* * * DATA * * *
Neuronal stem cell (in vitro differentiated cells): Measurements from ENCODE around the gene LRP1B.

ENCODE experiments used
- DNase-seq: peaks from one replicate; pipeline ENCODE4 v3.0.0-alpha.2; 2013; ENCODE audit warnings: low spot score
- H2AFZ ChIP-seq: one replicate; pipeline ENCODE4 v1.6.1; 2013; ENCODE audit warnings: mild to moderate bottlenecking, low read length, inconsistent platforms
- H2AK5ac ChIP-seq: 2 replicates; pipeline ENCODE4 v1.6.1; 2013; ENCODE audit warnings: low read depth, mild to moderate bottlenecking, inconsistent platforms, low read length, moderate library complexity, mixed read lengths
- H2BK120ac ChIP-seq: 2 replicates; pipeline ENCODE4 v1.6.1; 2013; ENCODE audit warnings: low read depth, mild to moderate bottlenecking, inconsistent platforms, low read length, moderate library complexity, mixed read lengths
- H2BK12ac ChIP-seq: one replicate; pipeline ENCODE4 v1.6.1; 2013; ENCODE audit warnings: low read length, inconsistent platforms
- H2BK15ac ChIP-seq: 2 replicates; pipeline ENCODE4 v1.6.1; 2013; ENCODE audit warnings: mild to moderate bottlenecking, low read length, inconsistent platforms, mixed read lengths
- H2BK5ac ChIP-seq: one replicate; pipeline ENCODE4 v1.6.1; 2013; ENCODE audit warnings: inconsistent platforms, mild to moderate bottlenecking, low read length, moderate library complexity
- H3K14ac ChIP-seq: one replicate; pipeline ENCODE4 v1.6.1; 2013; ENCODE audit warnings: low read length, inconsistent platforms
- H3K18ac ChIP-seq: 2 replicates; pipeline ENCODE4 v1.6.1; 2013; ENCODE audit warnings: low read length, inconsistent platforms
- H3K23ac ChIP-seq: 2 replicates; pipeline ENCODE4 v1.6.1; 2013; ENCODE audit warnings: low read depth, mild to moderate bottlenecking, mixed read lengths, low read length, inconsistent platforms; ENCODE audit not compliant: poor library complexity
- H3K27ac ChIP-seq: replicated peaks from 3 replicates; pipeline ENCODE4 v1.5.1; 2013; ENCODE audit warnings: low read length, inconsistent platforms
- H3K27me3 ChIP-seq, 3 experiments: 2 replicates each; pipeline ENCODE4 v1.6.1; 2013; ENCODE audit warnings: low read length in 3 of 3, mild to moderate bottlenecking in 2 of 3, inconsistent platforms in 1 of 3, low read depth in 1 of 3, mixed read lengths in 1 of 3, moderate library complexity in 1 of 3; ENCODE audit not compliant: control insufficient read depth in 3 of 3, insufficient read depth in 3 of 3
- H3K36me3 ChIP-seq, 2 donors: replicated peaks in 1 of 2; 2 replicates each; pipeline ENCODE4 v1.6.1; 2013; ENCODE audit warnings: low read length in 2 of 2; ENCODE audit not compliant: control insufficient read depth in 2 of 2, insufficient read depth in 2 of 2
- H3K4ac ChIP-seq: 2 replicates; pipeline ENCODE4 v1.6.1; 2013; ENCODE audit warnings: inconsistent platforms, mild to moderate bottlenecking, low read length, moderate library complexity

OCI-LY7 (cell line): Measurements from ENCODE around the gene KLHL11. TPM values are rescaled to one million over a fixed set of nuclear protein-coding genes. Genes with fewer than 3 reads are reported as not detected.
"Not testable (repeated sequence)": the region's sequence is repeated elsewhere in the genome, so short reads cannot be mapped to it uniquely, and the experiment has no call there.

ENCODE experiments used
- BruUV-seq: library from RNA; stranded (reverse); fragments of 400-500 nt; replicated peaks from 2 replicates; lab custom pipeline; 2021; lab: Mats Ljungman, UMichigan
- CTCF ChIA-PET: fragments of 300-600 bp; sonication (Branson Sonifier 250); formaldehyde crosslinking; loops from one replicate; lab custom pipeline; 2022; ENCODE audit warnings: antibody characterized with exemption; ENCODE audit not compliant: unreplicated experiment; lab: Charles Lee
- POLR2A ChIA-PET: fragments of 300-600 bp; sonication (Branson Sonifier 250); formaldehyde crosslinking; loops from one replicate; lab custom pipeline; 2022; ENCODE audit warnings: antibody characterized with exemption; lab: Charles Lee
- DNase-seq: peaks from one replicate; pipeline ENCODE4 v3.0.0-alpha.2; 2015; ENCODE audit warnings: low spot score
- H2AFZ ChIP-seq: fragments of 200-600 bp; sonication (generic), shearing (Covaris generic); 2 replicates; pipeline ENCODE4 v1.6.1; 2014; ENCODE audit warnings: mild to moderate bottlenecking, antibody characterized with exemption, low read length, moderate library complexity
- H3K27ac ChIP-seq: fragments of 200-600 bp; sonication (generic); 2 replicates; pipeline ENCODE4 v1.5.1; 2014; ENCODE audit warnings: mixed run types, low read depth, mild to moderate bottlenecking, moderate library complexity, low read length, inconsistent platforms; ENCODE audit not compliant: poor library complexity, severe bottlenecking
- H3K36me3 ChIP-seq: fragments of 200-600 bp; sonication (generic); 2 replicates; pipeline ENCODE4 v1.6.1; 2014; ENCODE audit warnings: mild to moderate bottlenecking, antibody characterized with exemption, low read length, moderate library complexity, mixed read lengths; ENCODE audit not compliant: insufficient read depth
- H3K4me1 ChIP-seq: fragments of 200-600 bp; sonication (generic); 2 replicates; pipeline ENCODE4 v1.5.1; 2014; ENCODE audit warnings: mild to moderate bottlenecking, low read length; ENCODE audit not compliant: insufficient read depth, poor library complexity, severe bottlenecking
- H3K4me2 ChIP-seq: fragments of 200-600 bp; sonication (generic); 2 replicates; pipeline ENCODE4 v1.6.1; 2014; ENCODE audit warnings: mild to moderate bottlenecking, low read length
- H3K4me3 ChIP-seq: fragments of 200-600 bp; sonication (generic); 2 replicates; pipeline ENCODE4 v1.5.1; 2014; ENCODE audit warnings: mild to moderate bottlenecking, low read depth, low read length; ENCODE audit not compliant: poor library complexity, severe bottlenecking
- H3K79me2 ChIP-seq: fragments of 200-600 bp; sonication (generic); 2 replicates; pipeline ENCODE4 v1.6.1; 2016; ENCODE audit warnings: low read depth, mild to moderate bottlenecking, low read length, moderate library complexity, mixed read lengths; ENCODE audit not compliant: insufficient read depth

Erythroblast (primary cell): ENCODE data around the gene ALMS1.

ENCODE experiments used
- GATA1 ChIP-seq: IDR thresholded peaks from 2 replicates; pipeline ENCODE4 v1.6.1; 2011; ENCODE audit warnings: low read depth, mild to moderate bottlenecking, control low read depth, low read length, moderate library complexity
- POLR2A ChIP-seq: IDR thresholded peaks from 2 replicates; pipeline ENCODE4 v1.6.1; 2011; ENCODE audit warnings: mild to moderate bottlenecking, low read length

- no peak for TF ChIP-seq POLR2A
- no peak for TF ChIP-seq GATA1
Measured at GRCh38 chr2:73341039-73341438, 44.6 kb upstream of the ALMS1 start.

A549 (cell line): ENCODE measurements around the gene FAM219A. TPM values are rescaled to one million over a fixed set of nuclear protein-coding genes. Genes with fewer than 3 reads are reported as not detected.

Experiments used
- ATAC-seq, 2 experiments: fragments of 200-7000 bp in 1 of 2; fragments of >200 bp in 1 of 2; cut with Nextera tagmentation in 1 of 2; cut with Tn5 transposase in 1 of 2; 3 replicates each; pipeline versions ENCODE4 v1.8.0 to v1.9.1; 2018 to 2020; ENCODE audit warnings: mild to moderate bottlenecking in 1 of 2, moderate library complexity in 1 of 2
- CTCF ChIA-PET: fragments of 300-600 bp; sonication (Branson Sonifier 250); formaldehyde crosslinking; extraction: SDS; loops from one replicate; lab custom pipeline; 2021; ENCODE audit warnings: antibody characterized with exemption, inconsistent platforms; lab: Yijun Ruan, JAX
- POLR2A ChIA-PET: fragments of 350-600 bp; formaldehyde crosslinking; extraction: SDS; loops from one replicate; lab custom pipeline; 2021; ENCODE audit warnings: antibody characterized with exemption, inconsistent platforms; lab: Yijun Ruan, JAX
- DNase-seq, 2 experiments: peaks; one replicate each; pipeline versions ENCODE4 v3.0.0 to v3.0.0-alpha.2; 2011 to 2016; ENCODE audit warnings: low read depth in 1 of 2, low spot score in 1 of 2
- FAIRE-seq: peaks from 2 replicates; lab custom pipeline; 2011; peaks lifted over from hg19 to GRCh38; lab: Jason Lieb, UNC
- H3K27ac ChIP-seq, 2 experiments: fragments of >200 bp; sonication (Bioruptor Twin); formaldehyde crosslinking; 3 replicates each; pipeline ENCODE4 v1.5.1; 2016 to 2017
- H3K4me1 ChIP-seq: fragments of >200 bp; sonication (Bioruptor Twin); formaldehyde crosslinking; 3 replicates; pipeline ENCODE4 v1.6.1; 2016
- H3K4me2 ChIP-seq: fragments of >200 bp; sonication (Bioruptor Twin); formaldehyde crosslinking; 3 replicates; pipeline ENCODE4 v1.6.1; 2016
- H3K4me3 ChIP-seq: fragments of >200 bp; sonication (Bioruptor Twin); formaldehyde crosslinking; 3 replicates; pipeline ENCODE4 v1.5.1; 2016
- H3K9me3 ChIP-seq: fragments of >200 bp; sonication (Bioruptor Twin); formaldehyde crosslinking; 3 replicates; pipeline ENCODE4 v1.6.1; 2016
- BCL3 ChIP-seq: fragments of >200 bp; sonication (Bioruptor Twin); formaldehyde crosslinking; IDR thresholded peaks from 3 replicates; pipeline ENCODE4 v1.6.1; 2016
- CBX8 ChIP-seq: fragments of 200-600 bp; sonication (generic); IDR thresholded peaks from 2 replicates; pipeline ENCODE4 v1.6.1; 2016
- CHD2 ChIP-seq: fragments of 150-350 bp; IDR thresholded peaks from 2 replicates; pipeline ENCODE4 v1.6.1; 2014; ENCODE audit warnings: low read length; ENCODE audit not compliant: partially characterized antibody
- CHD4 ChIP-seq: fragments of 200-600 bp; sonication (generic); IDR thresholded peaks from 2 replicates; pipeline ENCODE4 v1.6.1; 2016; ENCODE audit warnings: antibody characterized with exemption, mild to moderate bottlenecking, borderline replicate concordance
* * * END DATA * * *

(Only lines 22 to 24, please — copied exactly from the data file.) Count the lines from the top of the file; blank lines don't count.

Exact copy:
- POLR2A ChIA-PET: fragments of 300-600 bp; sonication (Branson Sonifier 250); formaldehyde crosslinking; loops from one replicate; lab custom pipeline; 2022; ENCODE audit warnings: antibody characterized with exemption; lab: Charles Lee
- DNase-seq: peaks from one replicate; pipeline ENCODE4 v3.0.0-alpha.2; 2015; ENCODE audit warnings: low spot score
- H2AFZ ChIP-seq: fragments of 200-600 bp; sonication (generic), shearing (Covaris generic); 2 replicates; pipeline ENCODE4 v1.6.1; 2014; ENCODE audit warnings: mild to moderate bottlenecking, antibody characterized with exemption, low read length, moderate library complexity